India moves ahead with tariffs on US goods

China is killing my business. Now tariffs are too.
China is killing my business. Now tariffs are too.

India is moving forward with plans to hit back at the United States over trade.

The country has proposed hiking tariffs on 30 US products in order to recoup trade penalties worth $241 million, according to a revised World Trade Organization filing.

India said the retaliatory barriers are equal in value to US tariffs on steel and aluminum from India that were imposed by the Trump administration in March.

The new tariffs target products including American almonds, walnuts and apples, as well as some chemical and metal products.

India said its tariff on large American motorcycles, which President Donald Trump has repeatedly spoken out against, will also be hiked.

The latest filing with the World Trade Organization submitted by New Delhi is dated June 14. It updates an initial complaint about US metals tariffs made on May 18.

Related: American businesses brace for pain from trade fight with China

India said last month that its proposed tariffs on US goods would take effect by June 21.

The Indian government is also leaving the door open for further tariff hikes, it said in its latest notification.

"India reserves the right to adjust the specific products for which [tariffs would apply], and its right to adjust the additional rate of duty imposed on such products," it said.

Exports of steel and aluminum from India to the United States are worth around $1.2 billion, according to the World Trade Organization filing.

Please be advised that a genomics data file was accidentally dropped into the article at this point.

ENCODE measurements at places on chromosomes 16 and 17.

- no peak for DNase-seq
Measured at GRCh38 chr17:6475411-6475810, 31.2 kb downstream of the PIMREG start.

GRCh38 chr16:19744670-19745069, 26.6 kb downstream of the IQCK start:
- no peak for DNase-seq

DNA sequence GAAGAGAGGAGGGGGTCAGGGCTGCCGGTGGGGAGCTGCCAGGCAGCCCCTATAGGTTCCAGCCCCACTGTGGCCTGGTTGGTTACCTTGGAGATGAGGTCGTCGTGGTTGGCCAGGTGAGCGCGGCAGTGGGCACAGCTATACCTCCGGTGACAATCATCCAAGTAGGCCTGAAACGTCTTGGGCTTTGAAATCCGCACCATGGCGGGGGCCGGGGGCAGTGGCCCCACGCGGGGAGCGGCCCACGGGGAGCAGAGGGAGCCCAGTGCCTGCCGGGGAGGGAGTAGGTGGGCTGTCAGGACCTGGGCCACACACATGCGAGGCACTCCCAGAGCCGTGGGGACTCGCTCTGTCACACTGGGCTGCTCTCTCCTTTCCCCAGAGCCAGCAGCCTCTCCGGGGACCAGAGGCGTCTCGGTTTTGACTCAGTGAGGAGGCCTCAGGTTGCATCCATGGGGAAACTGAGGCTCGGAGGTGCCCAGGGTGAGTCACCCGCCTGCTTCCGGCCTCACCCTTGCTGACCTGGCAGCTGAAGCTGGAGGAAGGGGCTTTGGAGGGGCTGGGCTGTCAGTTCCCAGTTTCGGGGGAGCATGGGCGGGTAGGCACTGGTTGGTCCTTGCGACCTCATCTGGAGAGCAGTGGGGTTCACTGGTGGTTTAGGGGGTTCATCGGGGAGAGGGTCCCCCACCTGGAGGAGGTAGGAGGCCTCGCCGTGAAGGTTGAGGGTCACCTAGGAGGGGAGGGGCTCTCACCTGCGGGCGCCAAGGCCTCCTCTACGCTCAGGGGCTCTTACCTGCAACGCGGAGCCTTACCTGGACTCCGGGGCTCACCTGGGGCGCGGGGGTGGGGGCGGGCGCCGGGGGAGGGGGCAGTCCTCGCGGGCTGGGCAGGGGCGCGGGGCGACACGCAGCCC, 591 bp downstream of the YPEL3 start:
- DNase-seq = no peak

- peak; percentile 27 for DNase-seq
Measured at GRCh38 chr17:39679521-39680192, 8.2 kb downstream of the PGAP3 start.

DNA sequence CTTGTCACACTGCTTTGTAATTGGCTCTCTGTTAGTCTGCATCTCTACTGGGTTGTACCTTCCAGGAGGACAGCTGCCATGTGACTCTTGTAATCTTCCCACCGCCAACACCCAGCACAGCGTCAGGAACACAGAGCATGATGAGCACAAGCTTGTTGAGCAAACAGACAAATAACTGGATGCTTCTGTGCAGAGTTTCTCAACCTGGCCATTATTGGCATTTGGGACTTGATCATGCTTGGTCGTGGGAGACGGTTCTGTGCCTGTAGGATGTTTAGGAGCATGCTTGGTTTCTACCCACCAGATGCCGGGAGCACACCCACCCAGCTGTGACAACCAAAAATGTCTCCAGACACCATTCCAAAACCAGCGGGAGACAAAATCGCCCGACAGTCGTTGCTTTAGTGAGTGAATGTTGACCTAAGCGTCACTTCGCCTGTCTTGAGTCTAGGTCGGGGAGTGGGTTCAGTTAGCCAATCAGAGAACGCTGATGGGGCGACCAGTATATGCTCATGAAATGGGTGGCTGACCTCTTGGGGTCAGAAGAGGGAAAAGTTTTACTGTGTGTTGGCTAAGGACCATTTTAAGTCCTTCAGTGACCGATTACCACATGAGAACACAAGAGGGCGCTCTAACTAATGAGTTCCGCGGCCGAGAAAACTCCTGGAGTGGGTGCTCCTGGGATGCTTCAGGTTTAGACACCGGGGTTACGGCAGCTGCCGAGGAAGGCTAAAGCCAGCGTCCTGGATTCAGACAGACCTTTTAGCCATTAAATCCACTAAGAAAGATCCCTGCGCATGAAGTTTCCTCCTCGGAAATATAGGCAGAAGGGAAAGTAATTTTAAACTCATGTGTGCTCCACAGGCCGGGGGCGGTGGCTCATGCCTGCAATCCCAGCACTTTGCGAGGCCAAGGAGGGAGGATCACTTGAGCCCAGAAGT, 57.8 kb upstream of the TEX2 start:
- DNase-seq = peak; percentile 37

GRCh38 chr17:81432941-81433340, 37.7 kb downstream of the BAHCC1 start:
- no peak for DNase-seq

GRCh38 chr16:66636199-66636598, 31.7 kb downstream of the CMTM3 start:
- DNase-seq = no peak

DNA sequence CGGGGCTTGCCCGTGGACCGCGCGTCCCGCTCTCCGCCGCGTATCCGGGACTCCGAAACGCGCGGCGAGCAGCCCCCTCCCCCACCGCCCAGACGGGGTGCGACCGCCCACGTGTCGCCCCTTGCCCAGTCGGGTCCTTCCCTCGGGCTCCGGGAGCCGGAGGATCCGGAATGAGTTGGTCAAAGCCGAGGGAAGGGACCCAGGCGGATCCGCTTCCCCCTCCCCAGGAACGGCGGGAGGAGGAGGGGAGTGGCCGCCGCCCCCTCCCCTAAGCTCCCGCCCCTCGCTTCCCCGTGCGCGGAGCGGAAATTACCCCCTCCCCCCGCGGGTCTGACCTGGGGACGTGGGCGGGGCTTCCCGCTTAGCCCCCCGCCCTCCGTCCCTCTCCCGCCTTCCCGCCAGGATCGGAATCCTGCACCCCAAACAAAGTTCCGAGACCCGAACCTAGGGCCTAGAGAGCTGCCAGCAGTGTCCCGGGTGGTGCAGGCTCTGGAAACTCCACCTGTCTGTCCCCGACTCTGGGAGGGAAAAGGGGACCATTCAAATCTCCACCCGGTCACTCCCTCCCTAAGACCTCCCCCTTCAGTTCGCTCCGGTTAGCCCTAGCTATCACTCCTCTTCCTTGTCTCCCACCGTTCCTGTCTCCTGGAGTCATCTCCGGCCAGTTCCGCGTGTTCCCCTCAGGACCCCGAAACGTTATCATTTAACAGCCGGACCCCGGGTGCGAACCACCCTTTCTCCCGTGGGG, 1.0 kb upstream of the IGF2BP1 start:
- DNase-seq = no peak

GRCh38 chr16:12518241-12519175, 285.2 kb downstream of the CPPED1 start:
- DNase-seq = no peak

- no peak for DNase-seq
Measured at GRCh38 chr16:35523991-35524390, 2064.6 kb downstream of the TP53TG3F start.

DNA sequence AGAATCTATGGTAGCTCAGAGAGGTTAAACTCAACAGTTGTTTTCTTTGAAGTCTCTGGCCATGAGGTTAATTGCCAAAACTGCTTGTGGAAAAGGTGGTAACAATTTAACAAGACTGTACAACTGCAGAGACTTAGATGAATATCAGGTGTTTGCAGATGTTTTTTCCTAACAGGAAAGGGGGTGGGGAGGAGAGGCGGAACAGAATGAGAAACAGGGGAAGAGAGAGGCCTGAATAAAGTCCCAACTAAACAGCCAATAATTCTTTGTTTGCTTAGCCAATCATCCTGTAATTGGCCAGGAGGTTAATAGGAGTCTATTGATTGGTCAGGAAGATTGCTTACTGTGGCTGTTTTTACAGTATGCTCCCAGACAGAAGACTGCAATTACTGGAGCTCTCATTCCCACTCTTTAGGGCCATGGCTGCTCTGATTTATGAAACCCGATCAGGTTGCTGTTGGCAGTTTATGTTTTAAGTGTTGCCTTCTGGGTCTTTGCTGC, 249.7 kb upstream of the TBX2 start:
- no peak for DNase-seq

The United States sold goods and services worth $42 billion to India in 2016, according to the US Trade Representative. That translated into a US trade deficit with India of $30.8 billion.

Related: Storm clouds are gathering over the global economy

Tensions between the United States and many of its biggest trading partners have spiked dramatically in recent weeks.

Three of America's biggest trade partners -- the European Union, Mexico and Canada -- are retaliating after the Trump administration allowed exemptions that had spared them from tariffs on steel and aluminum to expire.

And on Friday, China accused the United States of firing the first shot in a trade war when the White House said that it would impose tariffs of 25% on $50 billion worth of Chinese goods.

Beijing said it would respond in kind to the US tariffs.

The moves raise the specter of an intensifying trade war, which would hurt consumers, companies and the global economy.

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